His movie Marine haircut with the shaved sides has long grown out. "I'm surprised people recognize me," says 26-year-old Wolfgang Bodison, former Washingtonian and fledgling movie actor.
Is he kidding? This is Hollywood, where people pay attention to such things. No one on Sunset Boulevard is having a difficult time connecting the tall, affable man posing for pictures against a palm tree to his screen persona, Lance Cpl. Harold Dawson, the steely, honor-bound Marine, on trial for murder in the popular hit movie "A Few Good Men." He's the one who makes an art form out of glaring at his defense attorney, Tom Cruise.The maitre d' of the restaurant - it's an entertainment industry spot - IDs him instantly. Two young, beautiful, carefully made-up women lean forward at their table to catch his eye and tell him they liked his performance. Later, when Bodison is eating, a man in the travel business stops by the outdoor table to congratulate him.
"People I've never met before call me," says Bodison, who still has a listed phone number - as well as an apartment in the skittish neighborhood around the University of Southern California.
Finally, the ultimate Hollywood affirmation. A man in an overcoat with peaked lapels approaches Bodison as the photographer snaps away. "I don't mean to be forward," says the man, "but I'm the executive producer of `Predator 1,' Lawrence Pereira. I liked you in `A Few Good Men.' Who's your agent?"
Here's how much acting experience Wolfgang Bodison had before he landed the role in "A Few Good Men": None. Zero. Not a single high school play.
He didn't even ask for the part. He was literally plucked out of obscurity - or, at least, plucked out of the hallway at Castle Rock Entertainment, the production company in which "A Few Good Men" director Rob Reiner is a partner.
After graduating from the University of Virginia, Bodison had made his way west, nursing aspirations to be a writer and a director, and landed the glorious job of file clerk at Columbia Pictures. A U-Va. alumnus alerted him to an opening in the mail room at Castle Rock, and there he began his climb from the bottom of the production ladder to the middle of a movie screen.
As a personal assistant to Reiner on the set of "Misery," he followed him around and, with an eye toward being a director one day, took such copious notes he filled six notebooks. After "Misery" he worked as the picture-car coordinator of "Boyz N the Hood" - "I was the guy who went to south-central, organized the different car clubs and got them excited about the film so that when we needed them for certain days for the film, they were there."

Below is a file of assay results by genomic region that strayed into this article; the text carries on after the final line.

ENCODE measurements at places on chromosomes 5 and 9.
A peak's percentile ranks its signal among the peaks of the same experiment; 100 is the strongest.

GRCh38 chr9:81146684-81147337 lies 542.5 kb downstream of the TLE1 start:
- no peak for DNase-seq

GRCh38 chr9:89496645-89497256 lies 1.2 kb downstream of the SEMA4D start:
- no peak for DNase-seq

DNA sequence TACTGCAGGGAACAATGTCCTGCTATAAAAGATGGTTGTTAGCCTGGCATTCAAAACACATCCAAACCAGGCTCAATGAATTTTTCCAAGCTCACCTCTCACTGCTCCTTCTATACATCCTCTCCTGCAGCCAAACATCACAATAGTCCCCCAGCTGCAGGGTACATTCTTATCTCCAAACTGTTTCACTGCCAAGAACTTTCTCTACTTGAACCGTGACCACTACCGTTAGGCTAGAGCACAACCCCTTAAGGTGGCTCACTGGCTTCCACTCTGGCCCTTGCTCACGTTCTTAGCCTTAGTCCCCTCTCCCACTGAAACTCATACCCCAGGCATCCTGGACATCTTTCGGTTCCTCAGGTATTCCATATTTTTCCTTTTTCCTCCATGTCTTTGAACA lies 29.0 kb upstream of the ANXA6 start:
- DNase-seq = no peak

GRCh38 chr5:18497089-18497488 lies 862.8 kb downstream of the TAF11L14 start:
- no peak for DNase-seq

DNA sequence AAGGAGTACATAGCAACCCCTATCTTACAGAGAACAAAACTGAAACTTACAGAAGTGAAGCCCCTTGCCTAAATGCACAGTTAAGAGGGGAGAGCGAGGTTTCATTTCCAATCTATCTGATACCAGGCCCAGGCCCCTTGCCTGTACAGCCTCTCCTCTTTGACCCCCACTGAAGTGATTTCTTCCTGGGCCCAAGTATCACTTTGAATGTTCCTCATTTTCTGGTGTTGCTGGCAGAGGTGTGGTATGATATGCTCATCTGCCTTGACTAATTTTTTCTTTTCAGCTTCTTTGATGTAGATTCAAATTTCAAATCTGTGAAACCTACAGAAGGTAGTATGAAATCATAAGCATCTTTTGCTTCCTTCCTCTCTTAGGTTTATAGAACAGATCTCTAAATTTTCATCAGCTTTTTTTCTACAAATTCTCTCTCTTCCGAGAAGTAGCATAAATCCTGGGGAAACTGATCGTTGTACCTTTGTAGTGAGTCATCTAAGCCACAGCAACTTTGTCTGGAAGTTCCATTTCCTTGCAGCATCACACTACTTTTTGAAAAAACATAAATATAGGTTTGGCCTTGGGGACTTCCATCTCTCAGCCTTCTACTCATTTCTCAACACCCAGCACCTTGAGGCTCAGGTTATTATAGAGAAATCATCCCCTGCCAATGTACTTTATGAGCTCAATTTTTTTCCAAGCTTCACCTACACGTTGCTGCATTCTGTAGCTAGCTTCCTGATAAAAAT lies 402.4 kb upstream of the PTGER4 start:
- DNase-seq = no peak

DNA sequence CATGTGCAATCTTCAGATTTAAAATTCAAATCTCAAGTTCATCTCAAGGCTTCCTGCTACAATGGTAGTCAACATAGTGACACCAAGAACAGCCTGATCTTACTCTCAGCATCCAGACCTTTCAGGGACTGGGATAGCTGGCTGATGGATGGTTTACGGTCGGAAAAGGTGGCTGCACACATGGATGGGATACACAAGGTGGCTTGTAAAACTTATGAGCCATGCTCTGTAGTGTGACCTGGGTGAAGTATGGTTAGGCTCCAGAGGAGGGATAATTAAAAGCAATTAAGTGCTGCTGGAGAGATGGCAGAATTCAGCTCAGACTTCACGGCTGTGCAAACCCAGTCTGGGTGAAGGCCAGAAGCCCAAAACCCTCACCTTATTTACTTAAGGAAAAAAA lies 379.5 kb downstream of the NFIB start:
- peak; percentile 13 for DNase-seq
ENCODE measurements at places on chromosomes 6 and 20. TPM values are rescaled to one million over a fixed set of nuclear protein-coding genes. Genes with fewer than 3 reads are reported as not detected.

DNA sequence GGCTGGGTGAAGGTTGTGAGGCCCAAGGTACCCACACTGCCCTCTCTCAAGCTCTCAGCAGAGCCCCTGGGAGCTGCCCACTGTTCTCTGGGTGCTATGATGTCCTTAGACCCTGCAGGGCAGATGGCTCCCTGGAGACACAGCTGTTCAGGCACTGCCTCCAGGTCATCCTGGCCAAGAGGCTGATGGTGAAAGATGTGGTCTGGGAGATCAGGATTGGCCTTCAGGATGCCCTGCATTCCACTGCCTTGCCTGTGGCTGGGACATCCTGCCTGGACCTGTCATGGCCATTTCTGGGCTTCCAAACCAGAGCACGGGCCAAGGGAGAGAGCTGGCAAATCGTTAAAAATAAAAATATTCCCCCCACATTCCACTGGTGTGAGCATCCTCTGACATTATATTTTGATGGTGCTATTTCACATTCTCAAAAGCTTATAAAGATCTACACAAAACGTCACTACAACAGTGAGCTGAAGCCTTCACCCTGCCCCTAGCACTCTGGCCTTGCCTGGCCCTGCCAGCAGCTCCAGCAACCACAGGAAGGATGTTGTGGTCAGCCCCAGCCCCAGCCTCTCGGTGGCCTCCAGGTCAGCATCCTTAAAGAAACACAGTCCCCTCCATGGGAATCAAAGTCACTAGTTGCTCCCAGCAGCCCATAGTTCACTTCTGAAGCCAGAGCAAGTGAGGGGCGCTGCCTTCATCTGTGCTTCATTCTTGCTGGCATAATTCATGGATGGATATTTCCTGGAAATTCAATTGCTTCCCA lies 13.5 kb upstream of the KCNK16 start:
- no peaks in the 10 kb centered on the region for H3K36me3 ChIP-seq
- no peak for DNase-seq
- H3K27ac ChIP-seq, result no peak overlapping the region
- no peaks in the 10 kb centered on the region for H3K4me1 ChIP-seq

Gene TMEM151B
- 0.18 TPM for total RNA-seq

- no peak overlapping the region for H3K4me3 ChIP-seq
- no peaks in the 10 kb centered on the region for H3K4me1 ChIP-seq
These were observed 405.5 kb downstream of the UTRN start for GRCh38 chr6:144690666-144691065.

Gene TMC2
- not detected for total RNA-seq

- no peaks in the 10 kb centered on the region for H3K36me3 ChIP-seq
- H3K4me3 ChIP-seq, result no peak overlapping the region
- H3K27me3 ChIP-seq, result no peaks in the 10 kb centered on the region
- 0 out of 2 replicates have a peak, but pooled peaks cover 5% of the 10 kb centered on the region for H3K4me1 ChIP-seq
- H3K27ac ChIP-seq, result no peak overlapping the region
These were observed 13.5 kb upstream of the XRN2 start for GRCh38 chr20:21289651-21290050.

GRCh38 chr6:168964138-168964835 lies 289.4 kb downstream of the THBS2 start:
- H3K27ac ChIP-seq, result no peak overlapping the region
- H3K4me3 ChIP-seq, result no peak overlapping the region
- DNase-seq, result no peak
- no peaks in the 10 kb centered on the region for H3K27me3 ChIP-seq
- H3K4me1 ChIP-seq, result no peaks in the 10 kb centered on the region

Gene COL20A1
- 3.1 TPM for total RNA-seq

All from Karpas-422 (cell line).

He landed the job of location manager for "A Few Good Men" and was doing research on the movie when he ran into Reiner in the hallway.
"We're catching up on old times and completely out of the blue, he looks at me and says, `Wolf, have you ever acted before?' " Bodison recalls. "He said, `Well, have you ever thought about acting?' I'm thinking, where's he going with this?"
What was even stranger was that Reiner had apparently just had a meeting with Andrew Scheinman, one of the producers of the film, and, as Bodison tells it, "he was saying to Andy, `I can't find anybody for this role and it needs to be somebody like . . . Wolf.' "
Reiner set up an audition for him. Bodison hired an acting coach. "You can imagine that scenario," he says. "Going to an acting teacher and saying, `I have a chance to audition for a movie with Jack Nicholson, Tom Cruise, Demi Moore and Kevin Bacon and I've never acted before.' "
The audition was at Castle Rock before Reiner, Scheinman and casting director Jane Jenkins. "The casting director comes out and says, `Well, do you have a picture and resume?' " Bodison recounts. "I said, `No.' She thought that was kind of amusing."
The audition went well - "I surprised them and I surprised myself" - and they called him that afternoon to invite him to audition again the next day.
Three days later Bodison was out scouting a location for "A Few Good Men" when his pager went off. It was Reiner's office. "So I pull over to a pay phone and he gets on the phone and he says, `Wolf, welcome to the movie business. We're offering you the role.' "
Bodison laughs delightedly at the memory. "From that same pay phone, I immediately called my mother in Rockville (Md.), my sister who's living out here and all my friends." His mother, Dorothea Bodison, works for the National Institutes of Health.
A month later, he was sitting at a table with Nicholson, Cruise and Moore, among others, for the first read-through of the script, wondering what he'd gotten himself into. "We began reading - and they're fantastic! I said a silent prayer to myself - `When I open my mouth, please just let something come out.' But I got through that day. And they made me feel very comfortable."
Most of his key scenes are with Cruise - "He gave me everything I needed as an actor" - but he had at least one encounter with Nichol-son.
"He sat down next to me one day and he says, `Wolfgang, I'm tired.' What do you say!' I said, `Well, I guess you've been working too hard, Jack.' And we started talking about the Lakers," Bodison laughs.
When he signed on to do the picture, he didn't even have an agent. Now he's got an agent, a manager and - at least temporarily - a publicist. "The Wolfpack," he says with a chuckle.
Since he finished the film almost a year ago, he's completely focused on an acting career, studying with a coach and going to auditions. He's yet to snare another part - after all, he only has one credit to his name and the movie was released barely a month ago. "It's completely understandable that other directors would like to see me do the job," says Bodison. "It makes me really appreciate the risk Rob took."